Development, Closed in 1964, is Now Back in Business

Seattle Times, May 19, 1968



Master Plan

Master plan for Valhalla extends in three directions from the 25-acre portion which has been developed.

Valhalla, a 160-acre residential development south of Bothell which opened with a whoop in 1959 and closed with a whisper in 1964, is back on the market again – on a trial basis.

The opening was one of the flashiest in the local history of subdivision promotion, climaxing in a $30,000 party for 400 guests on the site with Miss Sweden and Miss Norway flown in for the occasion and barbecued beef, pork, chicken and salmon served.

A SCALE-MODEL Scandinavian castle was barged around Lake Washington en route to being installed in a children’s playground.

With frontage on the Sammamish River and adjacent to the Wayne Golf Course, the subdivision was promoted as a planned recreation community.

The subdivision ran into the slackening economy and only 65 of the upper-price-bracket lots on 25 acres were sold between 1960 and 1964 when sales were quietly discontinued.  A total of 19 homes were built and two more are under construction now.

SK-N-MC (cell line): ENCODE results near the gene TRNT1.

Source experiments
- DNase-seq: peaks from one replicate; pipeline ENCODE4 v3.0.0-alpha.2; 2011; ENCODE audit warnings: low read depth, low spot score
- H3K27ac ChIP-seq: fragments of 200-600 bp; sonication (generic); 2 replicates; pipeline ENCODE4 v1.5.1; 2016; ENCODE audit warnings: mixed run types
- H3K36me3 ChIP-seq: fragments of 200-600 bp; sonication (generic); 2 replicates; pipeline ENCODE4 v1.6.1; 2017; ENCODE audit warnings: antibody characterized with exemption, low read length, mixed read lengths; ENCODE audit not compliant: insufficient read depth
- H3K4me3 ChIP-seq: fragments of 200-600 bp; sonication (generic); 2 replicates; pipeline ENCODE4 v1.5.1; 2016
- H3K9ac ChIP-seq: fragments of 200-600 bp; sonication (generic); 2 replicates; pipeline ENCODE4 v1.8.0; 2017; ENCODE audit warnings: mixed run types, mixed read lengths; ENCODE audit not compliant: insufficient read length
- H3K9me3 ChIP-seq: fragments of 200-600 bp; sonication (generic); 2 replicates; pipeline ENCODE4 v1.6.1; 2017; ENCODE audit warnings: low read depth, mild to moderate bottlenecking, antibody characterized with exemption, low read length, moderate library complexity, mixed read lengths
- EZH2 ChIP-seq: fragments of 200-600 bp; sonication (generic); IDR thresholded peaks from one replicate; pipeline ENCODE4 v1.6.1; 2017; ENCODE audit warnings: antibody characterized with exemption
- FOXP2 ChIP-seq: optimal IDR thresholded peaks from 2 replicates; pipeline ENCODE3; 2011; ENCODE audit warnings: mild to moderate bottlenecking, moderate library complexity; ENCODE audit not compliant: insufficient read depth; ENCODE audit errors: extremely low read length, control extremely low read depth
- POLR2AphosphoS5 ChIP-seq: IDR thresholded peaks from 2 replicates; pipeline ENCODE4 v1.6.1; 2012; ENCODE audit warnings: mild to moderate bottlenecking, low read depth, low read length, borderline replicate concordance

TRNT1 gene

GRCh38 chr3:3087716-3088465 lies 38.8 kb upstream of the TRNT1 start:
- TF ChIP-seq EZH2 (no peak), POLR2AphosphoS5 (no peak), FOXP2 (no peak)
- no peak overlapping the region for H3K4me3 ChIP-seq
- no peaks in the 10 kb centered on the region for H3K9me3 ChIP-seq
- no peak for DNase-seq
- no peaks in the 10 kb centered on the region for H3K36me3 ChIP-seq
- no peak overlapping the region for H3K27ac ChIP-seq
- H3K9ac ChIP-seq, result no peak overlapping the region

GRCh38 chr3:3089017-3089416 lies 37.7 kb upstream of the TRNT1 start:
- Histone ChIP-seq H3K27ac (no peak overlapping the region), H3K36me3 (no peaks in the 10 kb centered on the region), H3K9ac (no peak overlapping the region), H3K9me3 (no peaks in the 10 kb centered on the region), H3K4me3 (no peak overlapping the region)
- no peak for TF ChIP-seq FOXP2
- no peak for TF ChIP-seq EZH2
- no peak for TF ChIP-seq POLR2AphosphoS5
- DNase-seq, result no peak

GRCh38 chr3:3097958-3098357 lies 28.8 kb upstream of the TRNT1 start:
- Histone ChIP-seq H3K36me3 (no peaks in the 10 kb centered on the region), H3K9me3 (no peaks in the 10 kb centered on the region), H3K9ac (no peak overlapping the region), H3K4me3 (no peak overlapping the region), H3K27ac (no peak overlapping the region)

For four years, the Viking Investment Co., a subsidiary of the S. S. & M. Co., paid taxes and interest on the $896,000 worth of idle land held in inventory.

Kendall Sandwick, managing trustee of the S. S. & M. Co., president of Viking Investment and a resident of Valhalla, decided to reopen the area to buyers, “to see if the market is ready.”

He signed an exclusive sales agreement with Dan Thompson, president of the Seattle Home Exchange, and put the remaining 50 finished lots on the market.

Restrictive covenants on the original property remain in effect and it will be opened only to single-family residences in the $32,000 to $45,000 range.

If the market is found receptive, the remaining 135 of the original 169 acres will be developed as well as a master planned swimming and tennis club and boat moorage in the community boat-launching area.

ALTHOUGH Valhalla’s working agreement with the Wayne Golf Course across the river has lapsed, the course has been expanded from nine to 18 acres and the river channel improved and rip-rapped to prevent erosion.

Homes are within the Bothell city limits and are served by Bothell city water and sewers.